>> It happened to me as well with those pesky .DS_Store files.
>.DS_Store files are MacOSX-related, I believe.
>> What
>> you see in the web interface at is
>> accurate
>> and you can safely delete your local contributors folder.
>> And of course as you know, you can always query all of the tests you
>> authored via Shepherd or grep locally if you wish. Your tests were
>> across
>> multiple specs so they got filed under the appropriate spec
>> directories.
>Some of my tests were accross multiple specs. Others were not. In any
>case, ~= 260 of my tests were not moved into appropriate spec

>is not in

>... where I think it should be instead.
>> If you want the complete list of where everything went, the HG
>> changeset
>> is here [1], but the Github interface actually gives you a little nicer
>> view of the the renaming [2]. Everything you had in
>> /contributors/gtalbot/incoming moved to /work-in-progress/gtalbot [3].
>> The
>> full description of the changes that were made are at the top of this
>> thread [4].
>> On somewhat of a side note, since we¹re now in the Github world, any
>> new
>> tests that land in the repo should start with a pull request where they
>> will be reviewed, approved, and merged from there. We are favoring this
>> over using the mailing list for test reviews for reasons I outlined
>> here
>> [5].
>I'm sorry. I am still outdated then.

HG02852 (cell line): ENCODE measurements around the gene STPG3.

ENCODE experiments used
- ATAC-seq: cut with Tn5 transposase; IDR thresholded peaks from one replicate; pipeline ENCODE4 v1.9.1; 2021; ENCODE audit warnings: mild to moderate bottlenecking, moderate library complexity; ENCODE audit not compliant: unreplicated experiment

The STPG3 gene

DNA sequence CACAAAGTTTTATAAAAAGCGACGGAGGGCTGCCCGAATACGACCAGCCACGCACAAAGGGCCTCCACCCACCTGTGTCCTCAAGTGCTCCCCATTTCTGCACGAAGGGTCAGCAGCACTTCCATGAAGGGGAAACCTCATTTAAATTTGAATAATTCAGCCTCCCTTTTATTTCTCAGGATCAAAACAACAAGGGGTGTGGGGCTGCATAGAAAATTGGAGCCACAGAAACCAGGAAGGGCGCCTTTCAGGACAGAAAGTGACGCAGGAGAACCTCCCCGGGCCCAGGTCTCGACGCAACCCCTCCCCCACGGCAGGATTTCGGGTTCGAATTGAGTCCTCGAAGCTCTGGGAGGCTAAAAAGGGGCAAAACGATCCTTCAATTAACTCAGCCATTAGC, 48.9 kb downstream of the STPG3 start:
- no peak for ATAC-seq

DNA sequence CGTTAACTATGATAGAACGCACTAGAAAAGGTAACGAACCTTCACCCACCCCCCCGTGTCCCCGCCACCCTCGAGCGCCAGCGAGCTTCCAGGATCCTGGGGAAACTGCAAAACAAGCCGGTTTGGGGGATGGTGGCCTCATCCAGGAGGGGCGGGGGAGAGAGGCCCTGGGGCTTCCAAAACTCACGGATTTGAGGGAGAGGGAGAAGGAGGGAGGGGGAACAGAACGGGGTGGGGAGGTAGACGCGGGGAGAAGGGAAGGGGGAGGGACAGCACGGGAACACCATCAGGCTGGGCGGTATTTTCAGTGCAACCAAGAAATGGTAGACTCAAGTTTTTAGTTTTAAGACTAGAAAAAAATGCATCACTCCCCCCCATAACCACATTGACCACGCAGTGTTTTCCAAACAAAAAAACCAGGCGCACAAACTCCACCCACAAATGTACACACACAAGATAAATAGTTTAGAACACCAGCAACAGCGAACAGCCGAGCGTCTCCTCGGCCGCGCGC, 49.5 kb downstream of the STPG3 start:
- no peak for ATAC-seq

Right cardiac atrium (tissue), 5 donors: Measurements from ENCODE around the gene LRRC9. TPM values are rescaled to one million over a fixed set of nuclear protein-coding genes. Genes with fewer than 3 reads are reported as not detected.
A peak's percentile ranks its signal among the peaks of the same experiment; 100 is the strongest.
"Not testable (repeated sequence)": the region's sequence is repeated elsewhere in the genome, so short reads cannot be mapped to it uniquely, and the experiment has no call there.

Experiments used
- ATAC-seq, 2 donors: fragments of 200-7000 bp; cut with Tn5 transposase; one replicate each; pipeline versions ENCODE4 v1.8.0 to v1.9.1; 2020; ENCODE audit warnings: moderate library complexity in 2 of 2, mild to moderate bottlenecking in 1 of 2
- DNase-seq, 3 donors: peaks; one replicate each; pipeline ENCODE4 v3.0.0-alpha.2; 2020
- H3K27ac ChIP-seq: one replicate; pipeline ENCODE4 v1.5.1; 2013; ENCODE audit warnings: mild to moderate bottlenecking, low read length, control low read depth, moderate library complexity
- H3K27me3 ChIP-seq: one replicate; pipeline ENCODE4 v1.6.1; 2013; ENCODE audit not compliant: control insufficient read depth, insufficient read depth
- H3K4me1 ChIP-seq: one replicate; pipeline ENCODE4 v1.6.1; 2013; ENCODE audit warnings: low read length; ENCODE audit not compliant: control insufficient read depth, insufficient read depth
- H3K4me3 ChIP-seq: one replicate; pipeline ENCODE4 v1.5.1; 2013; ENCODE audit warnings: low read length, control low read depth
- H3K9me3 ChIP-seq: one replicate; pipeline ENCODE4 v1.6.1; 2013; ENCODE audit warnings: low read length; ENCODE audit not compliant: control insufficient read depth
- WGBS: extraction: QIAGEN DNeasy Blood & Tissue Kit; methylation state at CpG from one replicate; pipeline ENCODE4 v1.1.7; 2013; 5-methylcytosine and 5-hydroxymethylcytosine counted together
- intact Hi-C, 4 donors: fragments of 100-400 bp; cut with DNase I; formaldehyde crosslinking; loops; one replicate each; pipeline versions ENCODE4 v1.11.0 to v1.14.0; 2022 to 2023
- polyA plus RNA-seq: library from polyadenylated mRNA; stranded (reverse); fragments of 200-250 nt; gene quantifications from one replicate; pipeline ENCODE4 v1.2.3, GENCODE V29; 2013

>> All W3C test submissions are now done this way and it¹s a much
>> cleaner approach than relying on an external system or directory naming
>> convention to reflect test status.  There are still a few who push
>> directly to Mercurial, but we are not broadcasting this workflow any
>> longer and and even the veterans are discouraged from doing this if
>> what
>> they¹re submitting needs review. I personally only do so for
>> housekeeping
>> tasks that don¹t require a review. With this new workflow, all tests
>> that
>> are merged into the repo can be assumed reviewed and approved.
>> Now, I realize that we still have many tests unreviewed from before we
>> adopted Github. We can still use Shepherd for tracking these-- either
>> its
>> API or the web interface. However, at some point, we¹ll have to decide
>> how
>> to reconcile these tests as it¹s probably not realistic to expect that
>> thousands of tests will ever be reviewed by humans. Peter and I have
>> had
>> some offline discussions about how to address this, but this is a issue
>> to
>> solve later.
>I have ideas on this.
>> We have Shepherd in the meantime (luckily). We wanted to make
>> these changes first to move closer to the way the rest of the W3C
>> manages
>> tests. We¹re now in a better position to merge/move into the main W3C
>> web-platform-tests repo [6]. That¹s also a separate discussion that
>> only
>> just began at the last CSSWG F2F and it will certainly pick up again
>> soon.
>>  We just had to do this part first.
>> Let me know if you have any other questions & thanks again for your
>> incredible attention to detail. :)
>> Cheers,
>> -Rebecca
>> [1]

>> [2]

>> cd81c7
>> [3]

>> 0cdf7f
>> [4]

>> [5]

>> [6]

>Web authors' contributions to CSS 2.1 test suite

>CSS 2.1 Test suite RC6, March 23rd 2011

Received on Wednesday, 4 June 2014 00:12:13 UTC